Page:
less we know about concrete things.
Of music from the time of Couperin, Rameau, Lully,
Marais we know a lot. We know a lot about how to do ornaments, phrasing,
technique, bowing, articulation, and tempo – the technical things. There's
strong documentation from the period.
We know that the 'bowing on the air' creates a
different kind of music. The way to produce vibrato is also known. But
with older music, we know the style of the instruments from paintings, but
we don't know how they sounded or how they should be played.
There is an exception. We do know that many of the
instruments used in the 12th-14th centuries are
still used in the Arabic countries. The oud, several flutes, percussion,
and other instruments currently in use in the Mediterranean date back to
medieval times. In such cases, we learn how these monadic style
instruments that play only the melody are played today, study the
notation, and then improvise from it.
Medieval music is written without harmonies. Every
instrumentalist either improvises or ornaments the music in a certain way.
This changed in the Renaissance.
JVS: When we
listen to Hildegaard von Bingen, how much do we know about how the music
JS: We know
the melody and we know the ornamentation.
JVS: In the
first decade of early music performance and recording, tempi tended to be
very fast and strict. The give and take - the rubato - that
distinguished earlier, historically uninformed renditions and recordings
was absent. To what extent did the original interpreters of early music
employ rubato, vibrato, tempo changes, dynamics, etc?
was a lot of freedom in the baroque era. What I think you're describing
was the reaction in the initial period of authentic instrument performance
against taking extreme liberties. But nothing is freer than the baroque
interpretation of the time, because the musicians were all great
improvisers and soloists and had sufficient rehearsal time to work things
Even Beethoven, who is so strict with the tempo, and
included metronome markings in his scores, expected liberties. Take his
song "Aus dem Suden." He indicates metronome markings at the beginning of
the piece, but then, in the middle of the piece, asks the performers to
change tempo. We must recall the great phrase from Stravinsky, whosaid,
"Don't interpret my music; just play it." I think you have to understand
what this means.
A really good performer lets the music flow freely.
They let it sing and breathe, they let it live. Interpretation is where
you try to manipulate, and make your ideas stronger than the music.
Compare the Bach cello suites from Casals with the
cello suites from Rostropovich. Casals is playing with gut strings. He had
practiced the music for ten years before playing it in concert. Casals
plays with the freedom of a romantic player, but his vantage point is the
essential elements of Bach's music. His music is just free enough, but not
as extremely free as Rostropovich's, which is really as far removed from
Bach as from Casals.
you first met your wife Montserrat Figueras, were you first attracted by
her beauty or by her singing? She's such a beautiful woman, it would be
hard not to be attracted to her. She's gorgeous. But she also has an
extraordinary, unforgettable instrument. I remember when she stood in the
balcony of Berkeley's First Congregational Church, and began a concert by
singing behind and above us at the front of the orchestra. The way her
voice cut through the air was amazing.
Did you initially meet through music?
JS; We met in cello class, when we were both studying
cello around the age of 22 or 23. My teacher was not very comfortable with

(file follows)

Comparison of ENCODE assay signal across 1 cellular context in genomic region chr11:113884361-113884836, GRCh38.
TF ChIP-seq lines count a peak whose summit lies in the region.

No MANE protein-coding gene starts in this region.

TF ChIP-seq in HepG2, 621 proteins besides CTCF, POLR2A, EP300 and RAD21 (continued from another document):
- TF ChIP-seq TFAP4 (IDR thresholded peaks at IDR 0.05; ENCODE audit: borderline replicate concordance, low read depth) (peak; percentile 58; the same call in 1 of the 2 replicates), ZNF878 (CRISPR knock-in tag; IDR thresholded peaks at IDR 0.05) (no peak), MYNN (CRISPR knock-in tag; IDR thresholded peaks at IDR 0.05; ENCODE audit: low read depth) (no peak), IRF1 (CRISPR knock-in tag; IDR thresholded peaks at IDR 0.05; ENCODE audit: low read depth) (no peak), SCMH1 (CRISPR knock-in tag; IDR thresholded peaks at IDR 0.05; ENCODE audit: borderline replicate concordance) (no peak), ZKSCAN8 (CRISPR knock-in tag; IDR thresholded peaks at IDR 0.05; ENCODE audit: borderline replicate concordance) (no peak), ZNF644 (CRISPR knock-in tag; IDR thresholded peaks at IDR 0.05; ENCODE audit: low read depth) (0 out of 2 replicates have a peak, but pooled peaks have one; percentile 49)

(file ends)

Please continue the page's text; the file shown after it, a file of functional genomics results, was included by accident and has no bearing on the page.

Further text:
the way I played Bach. Montserrat would remain behind, listening from the
hallway. When I'd leave the class, she'd always say to me very softly,
"Don't worry. You play very well." [laughing] This was a fantastic feeling
that lasted the whole day.
I decided at a certain point, after finishing my
studies and playing a lot of music written for the viola da gamba on the
cello, to explore the viola da gamba. After completing a summer course, I
decided to look at it.
I arrived in Barcelona, and received a call from Ars
Musica, a group that played ancient music in which Montserrat sang. They
told me that they had a viola da gamba for me if I wanted to play it
[chuckling]. I was interested and said yes.
As it turned out, the director of the group called
after he had asked Montserrat if she knew a young musician interested in
playing viola da gamba. She replied, "I don't know, but Jordi Savall is a
good cellist. Maybe he would like to play it." The group had planned some
recordings with Victoria de los Angeles for the following year and needed
a viola da gambist. When the recordings were eventually made, both me and
Montserrat performed with the group.
I first heard Montserrat sing when I was in the
group. She was so great. She has a very natural voice, so special, and so
sensitive. This was the beginning of everything [chuckling].
returning to Berkeley in March, 2006. What will you do?
JS: We have
two programs prepared, but I don't know which one we'll do. One is about
the music from Spain that traveled from the Old World to the New World,
and the music from the New World that traveled back to Spain. We'll play a
chaconne by Juan Aranjez from 1620 =-- he's on our record of Villancicos
Criollos. Cervantes said about the chaccone that it was Indian mulatto
music that originated with America's Indians. Cervantes knew that the
chacconna was the mix of Spanish and American Indian cultures.
This is very interesting. Many new dances - the
chaccona, the seguidilla, and all these new dance forms - appeared in
Spain in the second half of the 16th century, 50 years after
Columbus discovered the New World and brought the first Indians back to
Barcelona. We don't know how they appeared. Maybe some of them are a
result of the mixture of cultures. Some of the dances may have come from
Africa, because the Negro slaves did all the heavy work in the boats.
These were perhaps the first Negro spirituals. At the end of the 16th
century, many villancicos were called villancicos de Negro because they
were first sung by African people.
The Canary Islands were one of the principal places
ships stopped as they traveled from Africa to Spain and the New World. In
the churches of the Canary Islands there are Villancicos de Linguas,
Language Villancicos, that are written in all languages, including
African, Spanish, and Polish, that the sailors spoke. This represents a
new development in the history of music.
Another program we may do is comprised of the music
by Don Quichotte that was described in the book, Don Quixote de la
Mancha. By the start of 2006, we'll
issue a book and two records that contain all this music.
you for devoting so much time to this interview. It was a joy to speak